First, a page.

UK government considering export office to boost British music

UK government considering export office to boost British music

The UK government is reportedly considering establishing a government export agency to support music and the creative industries.

Culture Secretary Oliver Dowden is looking at plans for a UK creative industries export office to help support international touring plans, according to the report in the Telegraph.

Agencies in Australia and Canada provide similar advice on export logistics and strategy to help expansion into new markets.

The BPI already works with the government on its MEGS scheme for independent artists. Last week it called on the government to renew the scheme and back British music on the world stage.

The BPI is making a strong case for a new partnership with government to realise the potential for recorded music exports to double within the decade to over £1 billion,” said Geoff Taylor, Chief Executive BPI, BEIT Awards and Mercury Prize.

“To achieve this, we propose that government should expand the successful Music Export Growth Scheme for indie-signed artists, collaborate on more international showcases for UK artists, and consider a music or creative industries exports office to help artists and music companies navigate the complexities of building their international business, in the EU, the Americas and Asia. We are working with government to take this thinking forward.”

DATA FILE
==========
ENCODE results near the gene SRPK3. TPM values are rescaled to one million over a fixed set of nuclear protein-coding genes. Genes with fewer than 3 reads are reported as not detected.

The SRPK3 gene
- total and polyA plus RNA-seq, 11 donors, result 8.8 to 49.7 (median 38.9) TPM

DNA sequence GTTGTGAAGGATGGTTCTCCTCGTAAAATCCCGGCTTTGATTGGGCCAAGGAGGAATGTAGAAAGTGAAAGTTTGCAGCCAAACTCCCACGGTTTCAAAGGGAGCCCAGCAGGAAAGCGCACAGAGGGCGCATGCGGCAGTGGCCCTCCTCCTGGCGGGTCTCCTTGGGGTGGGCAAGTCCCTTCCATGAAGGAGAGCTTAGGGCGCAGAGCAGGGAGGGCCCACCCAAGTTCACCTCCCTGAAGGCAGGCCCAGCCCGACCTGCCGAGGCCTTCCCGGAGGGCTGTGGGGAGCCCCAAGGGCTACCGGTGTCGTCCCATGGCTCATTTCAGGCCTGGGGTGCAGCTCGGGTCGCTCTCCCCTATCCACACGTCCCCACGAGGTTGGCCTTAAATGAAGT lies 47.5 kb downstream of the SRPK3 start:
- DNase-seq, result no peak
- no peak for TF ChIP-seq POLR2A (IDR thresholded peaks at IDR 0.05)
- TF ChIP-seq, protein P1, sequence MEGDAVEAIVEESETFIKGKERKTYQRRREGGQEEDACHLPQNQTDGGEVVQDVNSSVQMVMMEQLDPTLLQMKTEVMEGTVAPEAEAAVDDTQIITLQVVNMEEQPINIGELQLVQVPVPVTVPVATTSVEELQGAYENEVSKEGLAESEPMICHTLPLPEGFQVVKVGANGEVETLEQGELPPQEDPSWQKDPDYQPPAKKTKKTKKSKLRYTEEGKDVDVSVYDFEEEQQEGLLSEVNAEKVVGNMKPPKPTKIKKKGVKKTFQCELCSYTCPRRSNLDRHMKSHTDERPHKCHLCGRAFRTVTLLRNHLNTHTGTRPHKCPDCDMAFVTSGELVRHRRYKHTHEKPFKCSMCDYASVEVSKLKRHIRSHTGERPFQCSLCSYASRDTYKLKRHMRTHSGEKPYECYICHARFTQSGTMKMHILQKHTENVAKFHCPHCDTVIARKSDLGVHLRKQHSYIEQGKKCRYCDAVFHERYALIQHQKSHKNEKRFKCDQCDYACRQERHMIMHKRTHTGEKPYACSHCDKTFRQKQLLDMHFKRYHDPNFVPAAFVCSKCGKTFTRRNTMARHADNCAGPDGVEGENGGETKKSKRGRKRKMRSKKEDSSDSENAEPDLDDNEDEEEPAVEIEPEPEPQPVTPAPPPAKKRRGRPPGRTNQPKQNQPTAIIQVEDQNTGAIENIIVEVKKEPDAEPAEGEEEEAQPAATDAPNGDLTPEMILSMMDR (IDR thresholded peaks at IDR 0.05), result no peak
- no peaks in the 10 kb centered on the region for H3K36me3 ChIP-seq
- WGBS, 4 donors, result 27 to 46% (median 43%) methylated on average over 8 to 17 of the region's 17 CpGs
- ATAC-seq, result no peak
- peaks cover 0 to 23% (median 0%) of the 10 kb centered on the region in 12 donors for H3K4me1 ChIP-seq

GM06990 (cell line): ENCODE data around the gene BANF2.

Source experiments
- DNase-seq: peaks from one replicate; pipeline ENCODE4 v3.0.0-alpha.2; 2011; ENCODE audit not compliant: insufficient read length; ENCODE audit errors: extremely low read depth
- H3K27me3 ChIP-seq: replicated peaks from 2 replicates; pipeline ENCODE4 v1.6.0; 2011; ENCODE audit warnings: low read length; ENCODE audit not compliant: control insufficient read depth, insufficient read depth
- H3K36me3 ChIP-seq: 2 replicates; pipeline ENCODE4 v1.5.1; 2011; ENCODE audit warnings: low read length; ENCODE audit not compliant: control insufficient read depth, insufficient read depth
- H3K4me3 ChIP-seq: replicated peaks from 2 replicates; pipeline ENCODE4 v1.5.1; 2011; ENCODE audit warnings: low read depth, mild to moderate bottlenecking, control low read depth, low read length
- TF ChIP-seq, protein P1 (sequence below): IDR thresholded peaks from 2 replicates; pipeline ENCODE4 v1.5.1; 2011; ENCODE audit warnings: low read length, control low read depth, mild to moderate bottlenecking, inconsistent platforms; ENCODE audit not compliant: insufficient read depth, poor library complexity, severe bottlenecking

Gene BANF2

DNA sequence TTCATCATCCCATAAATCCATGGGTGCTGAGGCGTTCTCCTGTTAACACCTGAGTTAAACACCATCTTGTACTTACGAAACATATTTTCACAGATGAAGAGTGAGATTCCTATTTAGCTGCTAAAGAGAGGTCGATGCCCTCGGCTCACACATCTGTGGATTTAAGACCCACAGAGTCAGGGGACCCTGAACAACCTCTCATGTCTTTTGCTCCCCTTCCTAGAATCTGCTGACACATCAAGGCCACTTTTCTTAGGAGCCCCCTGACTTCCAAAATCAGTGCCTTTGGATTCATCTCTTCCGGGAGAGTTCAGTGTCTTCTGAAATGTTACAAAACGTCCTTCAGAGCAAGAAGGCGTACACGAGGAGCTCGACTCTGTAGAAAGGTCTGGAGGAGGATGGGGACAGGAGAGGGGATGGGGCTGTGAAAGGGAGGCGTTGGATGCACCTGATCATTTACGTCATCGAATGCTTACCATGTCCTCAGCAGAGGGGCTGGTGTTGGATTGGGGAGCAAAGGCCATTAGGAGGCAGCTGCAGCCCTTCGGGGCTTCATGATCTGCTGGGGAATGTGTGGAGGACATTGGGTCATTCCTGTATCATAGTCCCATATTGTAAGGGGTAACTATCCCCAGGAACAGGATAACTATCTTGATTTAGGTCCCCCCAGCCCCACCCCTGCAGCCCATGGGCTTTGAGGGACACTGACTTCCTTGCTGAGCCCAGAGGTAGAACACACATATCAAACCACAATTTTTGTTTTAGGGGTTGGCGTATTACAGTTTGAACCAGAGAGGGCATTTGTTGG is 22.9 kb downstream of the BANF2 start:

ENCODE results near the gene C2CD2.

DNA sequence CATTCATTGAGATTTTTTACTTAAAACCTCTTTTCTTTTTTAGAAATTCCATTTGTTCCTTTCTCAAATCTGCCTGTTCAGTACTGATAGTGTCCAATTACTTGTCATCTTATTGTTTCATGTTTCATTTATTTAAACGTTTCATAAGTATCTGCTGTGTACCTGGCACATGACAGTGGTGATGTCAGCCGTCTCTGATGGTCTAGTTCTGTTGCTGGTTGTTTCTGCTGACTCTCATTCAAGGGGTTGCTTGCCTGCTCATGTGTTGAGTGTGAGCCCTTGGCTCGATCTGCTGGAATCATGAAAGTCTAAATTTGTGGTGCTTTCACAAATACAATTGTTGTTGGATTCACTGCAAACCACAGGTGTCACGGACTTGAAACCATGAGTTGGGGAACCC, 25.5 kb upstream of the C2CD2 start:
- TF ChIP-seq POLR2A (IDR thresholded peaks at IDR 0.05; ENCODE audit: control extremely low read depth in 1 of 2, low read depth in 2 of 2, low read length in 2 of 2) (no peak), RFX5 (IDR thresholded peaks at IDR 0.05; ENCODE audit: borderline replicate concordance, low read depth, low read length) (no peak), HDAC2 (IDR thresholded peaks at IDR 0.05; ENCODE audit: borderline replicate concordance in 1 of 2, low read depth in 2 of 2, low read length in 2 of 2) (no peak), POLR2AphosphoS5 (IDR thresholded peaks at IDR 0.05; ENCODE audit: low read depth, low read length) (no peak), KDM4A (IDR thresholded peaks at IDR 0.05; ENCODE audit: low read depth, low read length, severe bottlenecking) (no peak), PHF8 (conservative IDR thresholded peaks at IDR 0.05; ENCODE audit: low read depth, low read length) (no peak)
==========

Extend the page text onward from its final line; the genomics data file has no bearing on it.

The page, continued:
The proposed UK agency would also help artists on visa arrangements. It follows a campaign by artists and trade bodies for the government to secure visa- free touring with the EU.

“We should be doing everything we can to support and strengthen the British music industry as a key global exporter and spread British success internationally,” UK Music CEO Jamie Njoku-Goodwin told The Telegraph. “The British music industry can help fly the flag for Britain globally and is a great example of the UK’s soft power due to the huge influence of British music across the world.

“However, new Brexit rules have put barriers up and made it harder for British musicians to work and perform abroad. A new UK-wide export office for the music industry or the wider creative sector could play a crucial role in helping drive our post-pandemic recovery.”

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